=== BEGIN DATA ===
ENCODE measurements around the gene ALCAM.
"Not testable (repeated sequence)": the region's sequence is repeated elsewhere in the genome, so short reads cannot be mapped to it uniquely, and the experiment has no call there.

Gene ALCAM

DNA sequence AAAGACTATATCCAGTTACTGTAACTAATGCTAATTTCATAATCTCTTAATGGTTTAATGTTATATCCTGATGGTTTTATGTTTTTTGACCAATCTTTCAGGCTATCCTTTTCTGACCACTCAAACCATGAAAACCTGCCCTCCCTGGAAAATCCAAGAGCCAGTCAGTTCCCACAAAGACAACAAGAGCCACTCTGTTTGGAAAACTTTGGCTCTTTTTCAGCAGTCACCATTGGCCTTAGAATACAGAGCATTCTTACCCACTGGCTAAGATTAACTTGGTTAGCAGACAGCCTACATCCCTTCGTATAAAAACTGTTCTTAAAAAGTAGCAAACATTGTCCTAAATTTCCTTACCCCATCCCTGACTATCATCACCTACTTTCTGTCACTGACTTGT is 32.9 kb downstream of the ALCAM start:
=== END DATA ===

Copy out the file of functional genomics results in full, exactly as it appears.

ENCODE measurements around the gene ALCAM.
"Not testable (repeated sequence)": the region's sequence is repeated elsewhere in the genome, so short reads cannot be mapped to it uniquely, and the experiment has no call there.

Gene ALCAM

DNA sequence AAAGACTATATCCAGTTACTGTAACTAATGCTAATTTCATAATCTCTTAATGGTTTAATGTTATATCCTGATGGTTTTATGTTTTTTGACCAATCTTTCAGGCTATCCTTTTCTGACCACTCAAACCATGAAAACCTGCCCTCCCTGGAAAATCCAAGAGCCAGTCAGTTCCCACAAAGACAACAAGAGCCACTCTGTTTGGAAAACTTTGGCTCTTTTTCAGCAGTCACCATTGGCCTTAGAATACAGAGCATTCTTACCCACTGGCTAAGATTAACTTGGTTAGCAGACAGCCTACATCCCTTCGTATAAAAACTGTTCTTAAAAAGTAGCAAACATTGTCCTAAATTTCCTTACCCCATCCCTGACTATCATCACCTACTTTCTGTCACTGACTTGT is 32.9 kb downstream of the ALCAM start: